Wearing army green waders and carrying an underwater viewer that looks like an orange traffic cone, we are 3 feet deep in the cold waters of Limfjorden, hunting for oyster gold.
The transparent bottom of the viewer reveals a seabed generously scattered with the fabled European flat oysters, which we scoop up with steel nets.
We’re on an oyster safari and have struck a rich vein.
A couple of bemused onlookers watch from the shore as we set up folding chairs and a table in the water, shuck the oysters and line up garnishes; ponzu sauce, sherry vinegar and shallots, dill oil and freshly grated horseradish.
The oysters are spectacular on their own: nutty, meaty, metallic and with a taste of iodine that tickles the inside of your cheeks.
Oysters from Limfjorden – a shallow sound in the northern part of Denmark’s Jutland peninsula – are rare treats and rated among the best in the world.
These waters are home to the largest remaining wild population of European flat oysters – ostrea edulis – also known as Colchester natives, Whitstable oysters or Belons.
Unlike the craggy teardrop-shaped Pacific oysters, the European natives are rounder, flatter and have a golden hue on the inside.
Their price is equally impressive; one Limfjord oyster can cost as much as 60 Danish kroner ($8.85) in a Copenhagen restaurant.
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While much of the endangered native oyster population in Europe has been haunted by parasites, the cold, nutrient-rich waters in Limfjorden have proved a fertile and resistant spot where the oysters grow slowly, yielding firm, meaty flesh and a complex flavor that’s treasured by chefs.
“Limfjorden is the northernmost climate in which the native oysters can live,” says Kasper Fogh, editor of online food magazine Aorta. “These extreme conditions give the oyster an intensity that you would not experience 1,000 miles further south.
“The native oysters have a bitterness which makes them versatile for cooking and they’re rich on healthy fats which bind flavor. Also, the evolution of the brain has been linked to coastal societies where native oysters were part of the diet.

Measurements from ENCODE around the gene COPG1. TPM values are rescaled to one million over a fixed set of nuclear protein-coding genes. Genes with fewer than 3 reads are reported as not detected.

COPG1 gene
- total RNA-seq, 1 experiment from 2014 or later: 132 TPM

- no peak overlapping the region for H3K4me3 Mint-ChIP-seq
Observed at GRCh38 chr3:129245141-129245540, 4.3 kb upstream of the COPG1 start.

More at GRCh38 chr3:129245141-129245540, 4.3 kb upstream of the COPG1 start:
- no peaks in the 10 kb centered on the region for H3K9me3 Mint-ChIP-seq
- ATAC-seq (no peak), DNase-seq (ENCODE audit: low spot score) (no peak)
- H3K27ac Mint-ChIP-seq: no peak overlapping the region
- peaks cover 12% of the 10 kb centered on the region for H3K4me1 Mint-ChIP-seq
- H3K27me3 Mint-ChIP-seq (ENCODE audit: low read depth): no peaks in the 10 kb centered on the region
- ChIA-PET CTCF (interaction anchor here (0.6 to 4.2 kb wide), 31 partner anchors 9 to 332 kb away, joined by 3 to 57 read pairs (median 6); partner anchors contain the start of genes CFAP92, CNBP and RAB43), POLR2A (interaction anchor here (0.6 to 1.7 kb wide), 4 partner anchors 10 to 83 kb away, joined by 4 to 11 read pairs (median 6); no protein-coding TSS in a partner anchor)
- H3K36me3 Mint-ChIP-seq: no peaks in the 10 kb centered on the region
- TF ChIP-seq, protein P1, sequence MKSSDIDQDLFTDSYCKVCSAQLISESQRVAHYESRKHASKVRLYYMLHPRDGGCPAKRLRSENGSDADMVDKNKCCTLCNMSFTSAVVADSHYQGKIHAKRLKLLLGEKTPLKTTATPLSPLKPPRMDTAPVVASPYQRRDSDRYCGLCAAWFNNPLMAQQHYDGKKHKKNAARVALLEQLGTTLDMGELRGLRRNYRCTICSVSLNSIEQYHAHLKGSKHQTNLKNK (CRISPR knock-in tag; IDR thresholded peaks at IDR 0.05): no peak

“It’s quite simply the best brain food you can find.”
Most of the oysters caught on fishing boats in Limfjorden are exported to southern Europe, but the safaris here on the windswept beach at Gjellerodde are exposing a new audience to the famous delicacy.
Five hundred years ago, such adventures would have had fatal consequences.
Denmark’s King Frederik II imposed a monopoly on oysters and took a “three strikes and you’re sentenced to death” approach to trespassers.
Today, fishing is still heavily regulated to ensure the sustainability of the native oysters (cold winters can destroy large amounts of the stock), but private excursions are raising awareness of the oysters’ environmental plight and generating wider appetite for their culinary potential.
“These trips bring out the hunter-gatherer gene in people,” says Michael Madsen from the Jutland Aquarium, which started the oyster safaris about three years ago.
While most of the area’s locals seem to prefer pork chops and pates from their award-winning butcher, people from as far away as Norway, Holland and Estonia travel to Limfjorden for the safaris and the prospect of filling up bargain buckets of oysters.
“The feeling of picking these oysters straight out of the water went right to my heart,” says Madsen. “It’s an incredible feeling, it’s right on the edge of the beach and you only have to walk out a few meters.”